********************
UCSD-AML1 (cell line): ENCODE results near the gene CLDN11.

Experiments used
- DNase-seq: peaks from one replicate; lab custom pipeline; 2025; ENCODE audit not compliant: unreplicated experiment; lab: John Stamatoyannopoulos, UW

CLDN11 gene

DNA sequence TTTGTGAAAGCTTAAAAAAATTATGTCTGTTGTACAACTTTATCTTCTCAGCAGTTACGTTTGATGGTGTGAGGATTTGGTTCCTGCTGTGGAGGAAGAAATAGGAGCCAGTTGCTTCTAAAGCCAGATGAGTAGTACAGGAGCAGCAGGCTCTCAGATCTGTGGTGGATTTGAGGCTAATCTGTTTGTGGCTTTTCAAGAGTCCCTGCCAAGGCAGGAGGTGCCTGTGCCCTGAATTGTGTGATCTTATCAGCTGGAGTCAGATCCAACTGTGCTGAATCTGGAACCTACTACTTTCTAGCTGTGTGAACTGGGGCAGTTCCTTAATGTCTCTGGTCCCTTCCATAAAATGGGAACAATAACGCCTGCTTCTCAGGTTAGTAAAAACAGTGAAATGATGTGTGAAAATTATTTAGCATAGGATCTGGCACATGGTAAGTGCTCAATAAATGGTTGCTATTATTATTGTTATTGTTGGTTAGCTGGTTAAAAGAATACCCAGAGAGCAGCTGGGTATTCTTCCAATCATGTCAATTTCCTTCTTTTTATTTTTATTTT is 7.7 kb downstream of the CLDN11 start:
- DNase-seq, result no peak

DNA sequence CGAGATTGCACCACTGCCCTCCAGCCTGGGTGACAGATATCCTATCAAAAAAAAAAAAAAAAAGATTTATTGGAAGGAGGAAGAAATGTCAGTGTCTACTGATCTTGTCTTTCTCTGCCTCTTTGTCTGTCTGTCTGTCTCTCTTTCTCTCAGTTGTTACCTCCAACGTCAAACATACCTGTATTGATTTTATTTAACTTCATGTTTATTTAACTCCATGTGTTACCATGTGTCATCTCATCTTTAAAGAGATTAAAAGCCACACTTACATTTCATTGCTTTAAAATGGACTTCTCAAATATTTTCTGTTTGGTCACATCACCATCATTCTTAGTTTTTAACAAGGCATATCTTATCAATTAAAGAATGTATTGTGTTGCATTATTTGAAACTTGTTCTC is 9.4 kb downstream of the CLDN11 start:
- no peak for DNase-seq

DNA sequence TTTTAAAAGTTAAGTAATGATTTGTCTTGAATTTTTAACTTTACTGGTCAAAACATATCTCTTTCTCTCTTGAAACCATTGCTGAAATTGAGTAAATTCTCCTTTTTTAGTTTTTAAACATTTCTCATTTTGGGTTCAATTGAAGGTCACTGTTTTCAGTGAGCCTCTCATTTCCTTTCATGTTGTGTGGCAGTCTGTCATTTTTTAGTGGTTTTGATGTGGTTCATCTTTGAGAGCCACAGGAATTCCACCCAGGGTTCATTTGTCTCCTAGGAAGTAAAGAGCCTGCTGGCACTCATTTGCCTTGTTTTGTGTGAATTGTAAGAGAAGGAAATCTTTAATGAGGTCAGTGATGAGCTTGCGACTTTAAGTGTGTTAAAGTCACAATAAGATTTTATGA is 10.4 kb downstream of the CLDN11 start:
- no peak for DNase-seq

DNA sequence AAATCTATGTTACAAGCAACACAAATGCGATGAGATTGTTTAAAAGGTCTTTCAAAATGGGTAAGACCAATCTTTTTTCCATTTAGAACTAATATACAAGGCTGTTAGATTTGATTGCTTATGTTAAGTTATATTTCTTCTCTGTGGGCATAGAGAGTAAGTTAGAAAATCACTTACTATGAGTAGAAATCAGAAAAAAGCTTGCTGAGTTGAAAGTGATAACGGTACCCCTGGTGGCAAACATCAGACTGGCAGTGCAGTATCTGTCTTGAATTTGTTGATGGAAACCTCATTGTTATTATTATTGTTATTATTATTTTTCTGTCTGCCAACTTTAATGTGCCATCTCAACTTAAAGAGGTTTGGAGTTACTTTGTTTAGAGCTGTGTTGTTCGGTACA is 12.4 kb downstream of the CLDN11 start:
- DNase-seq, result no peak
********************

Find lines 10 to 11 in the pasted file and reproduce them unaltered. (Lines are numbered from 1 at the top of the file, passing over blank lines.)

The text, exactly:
- no peak for DNase-seq

DNA sequence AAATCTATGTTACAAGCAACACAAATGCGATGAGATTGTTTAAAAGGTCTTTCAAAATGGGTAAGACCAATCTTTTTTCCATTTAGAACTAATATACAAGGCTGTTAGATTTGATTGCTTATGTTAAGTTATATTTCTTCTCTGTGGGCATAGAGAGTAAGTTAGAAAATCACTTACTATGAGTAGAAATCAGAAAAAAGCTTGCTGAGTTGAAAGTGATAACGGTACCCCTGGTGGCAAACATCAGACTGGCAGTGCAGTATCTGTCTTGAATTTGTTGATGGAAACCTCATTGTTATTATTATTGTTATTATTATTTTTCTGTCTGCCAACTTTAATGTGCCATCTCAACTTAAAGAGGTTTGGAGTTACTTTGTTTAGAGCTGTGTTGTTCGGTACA is 12.4 kb downstream of the CLDN11 start: